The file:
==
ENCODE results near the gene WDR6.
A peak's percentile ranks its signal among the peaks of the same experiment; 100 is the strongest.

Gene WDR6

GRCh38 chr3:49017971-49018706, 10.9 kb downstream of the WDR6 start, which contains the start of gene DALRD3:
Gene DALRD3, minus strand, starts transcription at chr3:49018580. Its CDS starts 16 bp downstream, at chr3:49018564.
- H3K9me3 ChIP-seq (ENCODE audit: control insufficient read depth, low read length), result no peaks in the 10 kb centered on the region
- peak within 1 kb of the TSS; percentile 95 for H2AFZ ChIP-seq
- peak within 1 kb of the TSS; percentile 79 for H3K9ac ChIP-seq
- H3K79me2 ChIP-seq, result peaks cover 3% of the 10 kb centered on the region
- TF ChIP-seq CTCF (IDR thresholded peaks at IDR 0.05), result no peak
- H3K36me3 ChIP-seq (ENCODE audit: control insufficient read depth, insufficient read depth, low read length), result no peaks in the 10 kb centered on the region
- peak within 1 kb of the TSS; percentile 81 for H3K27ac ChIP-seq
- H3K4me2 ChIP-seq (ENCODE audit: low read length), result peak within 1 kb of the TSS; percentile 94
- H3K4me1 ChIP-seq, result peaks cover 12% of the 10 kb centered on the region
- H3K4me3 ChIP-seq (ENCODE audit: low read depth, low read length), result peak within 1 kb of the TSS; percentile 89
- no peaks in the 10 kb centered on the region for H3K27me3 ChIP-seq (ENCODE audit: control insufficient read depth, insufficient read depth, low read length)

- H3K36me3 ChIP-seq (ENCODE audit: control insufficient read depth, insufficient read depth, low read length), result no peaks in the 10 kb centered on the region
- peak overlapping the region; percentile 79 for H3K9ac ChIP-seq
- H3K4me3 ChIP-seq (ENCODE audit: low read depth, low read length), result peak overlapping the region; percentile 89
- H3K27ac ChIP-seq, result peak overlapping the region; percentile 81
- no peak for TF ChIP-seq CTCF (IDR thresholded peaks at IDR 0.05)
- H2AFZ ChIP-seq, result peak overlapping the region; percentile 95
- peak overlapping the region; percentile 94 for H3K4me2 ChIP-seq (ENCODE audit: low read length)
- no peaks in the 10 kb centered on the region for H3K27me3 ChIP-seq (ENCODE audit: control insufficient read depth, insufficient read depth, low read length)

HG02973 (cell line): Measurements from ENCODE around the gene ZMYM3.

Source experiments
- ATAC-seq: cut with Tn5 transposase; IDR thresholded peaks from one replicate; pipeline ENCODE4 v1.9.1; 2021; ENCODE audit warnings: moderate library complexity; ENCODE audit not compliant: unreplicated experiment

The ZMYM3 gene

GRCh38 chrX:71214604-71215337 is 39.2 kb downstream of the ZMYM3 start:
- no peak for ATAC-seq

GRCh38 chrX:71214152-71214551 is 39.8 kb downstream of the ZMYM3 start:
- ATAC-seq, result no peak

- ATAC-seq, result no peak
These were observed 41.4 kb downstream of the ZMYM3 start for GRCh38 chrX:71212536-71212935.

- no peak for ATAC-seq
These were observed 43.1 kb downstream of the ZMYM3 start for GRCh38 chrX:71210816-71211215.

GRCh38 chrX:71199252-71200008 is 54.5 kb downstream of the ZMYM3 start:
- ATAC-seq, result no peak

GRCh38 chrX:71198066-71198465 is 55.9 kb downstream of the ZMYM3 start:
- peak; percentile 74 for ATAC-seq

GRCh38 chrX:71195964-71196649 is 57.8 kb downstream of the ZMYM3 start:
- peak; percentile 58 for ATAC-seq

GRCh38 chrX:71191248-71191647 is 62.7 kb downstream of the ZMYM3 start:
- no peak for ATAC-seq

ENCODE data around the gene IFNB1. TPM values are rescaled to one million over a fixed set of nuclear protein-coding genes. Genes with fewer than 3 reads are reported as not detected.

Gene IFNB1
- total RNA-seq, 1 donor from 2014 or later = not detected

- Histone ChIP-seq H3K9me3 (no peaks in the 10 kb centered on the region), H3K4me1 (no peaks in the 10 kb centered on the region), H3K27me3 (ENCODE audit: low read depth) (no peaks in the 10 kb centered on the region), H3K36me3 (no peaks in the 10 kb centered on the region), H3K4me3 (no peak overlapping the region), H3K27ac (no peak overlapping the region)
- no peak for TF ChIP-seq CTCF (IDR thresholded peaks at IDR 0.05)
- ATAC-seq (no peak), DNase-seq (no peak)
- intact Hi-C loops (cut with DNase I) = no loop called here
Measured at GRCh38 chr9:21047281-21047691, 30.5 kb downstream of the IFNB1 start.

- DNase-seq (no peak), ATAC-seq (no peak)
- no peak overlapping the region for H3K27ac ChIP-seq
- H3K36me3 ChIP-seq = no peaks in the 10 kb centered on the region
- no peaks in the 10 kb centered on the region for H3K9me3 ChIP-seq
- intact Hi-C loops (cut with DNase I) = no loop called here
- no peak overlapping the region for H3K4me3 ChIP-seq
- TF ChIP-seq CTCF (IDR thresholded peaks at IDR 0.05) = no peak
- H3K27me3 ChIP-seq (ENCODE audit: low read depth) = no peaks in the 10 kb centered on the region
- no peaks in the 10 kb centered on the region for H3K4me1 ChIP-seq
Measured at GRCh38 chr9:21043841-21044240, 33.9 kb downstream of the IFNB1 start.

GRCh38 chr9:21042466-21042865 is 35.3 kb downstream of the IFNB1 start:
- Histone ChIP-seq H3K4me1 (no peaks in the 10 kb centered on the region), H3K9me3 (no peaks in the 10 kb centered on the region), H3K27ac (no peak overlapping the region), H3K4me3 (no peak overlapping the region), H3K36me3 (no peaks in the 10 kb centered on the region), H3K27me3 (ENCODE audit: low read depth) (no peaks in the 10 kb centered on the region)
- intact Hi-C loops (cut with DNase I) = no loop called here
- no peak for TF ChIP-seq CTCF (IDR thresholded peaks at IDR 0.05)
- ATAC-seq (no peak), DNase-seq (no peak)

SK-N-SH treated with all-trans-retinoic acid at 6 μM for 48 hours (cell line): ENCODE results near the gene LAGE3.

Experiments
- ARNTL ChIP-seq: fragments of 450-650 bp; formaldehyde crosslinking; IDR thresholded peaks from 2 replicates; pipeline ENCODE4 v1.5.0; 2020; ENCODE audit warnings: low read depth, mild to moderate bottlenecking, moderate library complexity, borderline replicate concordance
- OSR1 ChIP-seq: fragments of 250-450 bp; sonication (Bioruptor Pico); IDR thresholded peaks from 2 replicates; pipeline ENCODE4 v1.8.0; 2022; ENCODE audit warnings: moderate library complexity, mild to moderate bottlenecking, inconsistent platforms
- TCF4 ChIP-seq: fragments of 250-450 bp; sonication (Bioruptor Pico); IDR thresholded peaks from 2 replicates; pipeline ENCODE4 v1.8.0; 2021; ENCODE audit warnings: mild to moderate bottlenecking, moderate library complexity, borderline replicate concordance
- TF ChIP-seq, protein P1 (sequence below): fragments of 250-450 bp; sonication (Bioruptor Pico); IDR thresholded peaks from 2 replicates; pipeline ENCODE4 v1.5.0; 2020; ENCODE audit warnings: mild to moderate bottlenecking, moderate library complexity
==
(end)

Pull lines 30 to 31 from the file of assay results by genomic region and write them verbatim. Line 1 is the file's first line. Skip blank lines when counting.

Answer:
- no peak for ATAC-seq

GRCh38 chrX:71214152-71214551 is 39.8 kb downstream of the ZMYM3 start: